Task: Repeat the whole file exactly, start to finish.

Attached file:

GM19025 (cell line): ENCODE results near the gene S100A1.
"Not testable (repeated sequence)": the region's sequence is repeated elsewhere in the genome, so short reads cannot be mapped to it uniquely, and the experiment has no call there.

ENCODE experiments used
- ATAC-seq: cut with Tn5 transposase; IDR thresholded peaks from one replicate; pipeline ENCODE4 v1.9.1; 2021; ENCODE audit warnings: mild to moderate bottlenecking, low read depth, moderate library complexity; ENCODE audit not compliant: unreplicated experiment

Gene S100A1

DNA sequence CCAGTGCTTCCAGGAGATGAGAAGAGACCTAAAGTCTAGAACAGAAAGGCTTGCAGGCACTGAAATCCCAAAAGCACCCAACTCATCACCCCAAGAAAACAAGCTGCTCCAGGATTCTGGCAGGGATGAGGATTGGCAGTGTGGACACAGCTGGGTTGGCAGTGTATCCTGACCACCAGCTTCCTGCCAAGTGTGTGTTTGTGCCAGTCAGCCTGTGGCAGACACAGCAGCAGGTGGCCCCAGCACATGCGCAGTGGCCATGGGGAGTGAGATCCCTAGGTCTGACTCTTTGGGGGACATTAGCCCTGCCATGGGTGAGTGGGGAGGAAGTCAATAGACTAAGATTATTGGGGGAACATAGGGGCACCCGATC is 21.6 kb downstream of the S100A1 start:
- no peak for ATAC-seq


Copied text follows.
GM19025 (cell line): ENCODE results near the gene S100A1.
"Not testable (repeated sequence)": the region's sequence is repeated elsewhere in the genome, so short reads cannot be mapped to it uniquely, and the experiment has no call there.

ENCODE experiments used
- ATAC-seq: cut with Tn5 transposase; IDR thresholded peaks from one replicate; pipeline ENCODE4 v1.9.1; 2021; ENCODE audit warnings: mild to moderate bottlenecking, low read depth, moderate library complexity; ENCODE audit not compliant: unreplicated experiment

Gene S100A1

DNA sequence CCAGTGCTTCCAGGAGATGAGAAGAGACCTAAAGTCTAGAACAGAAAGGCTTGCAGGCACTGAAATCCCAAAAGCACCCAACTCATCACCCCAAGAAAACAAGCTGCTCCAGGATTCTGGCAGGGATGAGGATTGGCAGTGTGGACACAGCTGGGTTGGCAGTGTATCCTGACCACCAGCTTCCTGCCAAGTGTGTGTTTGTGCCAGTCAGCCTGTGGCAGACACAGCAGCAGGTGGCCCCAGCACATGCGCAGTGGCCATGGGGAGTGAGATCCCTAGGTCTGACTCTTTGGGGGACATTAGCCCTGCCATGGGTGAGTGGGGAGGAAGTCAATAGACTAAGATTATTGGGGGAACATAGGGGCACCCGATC is 21.6 kb downstream of the S100A1 start:
- no peak for ATAC-seq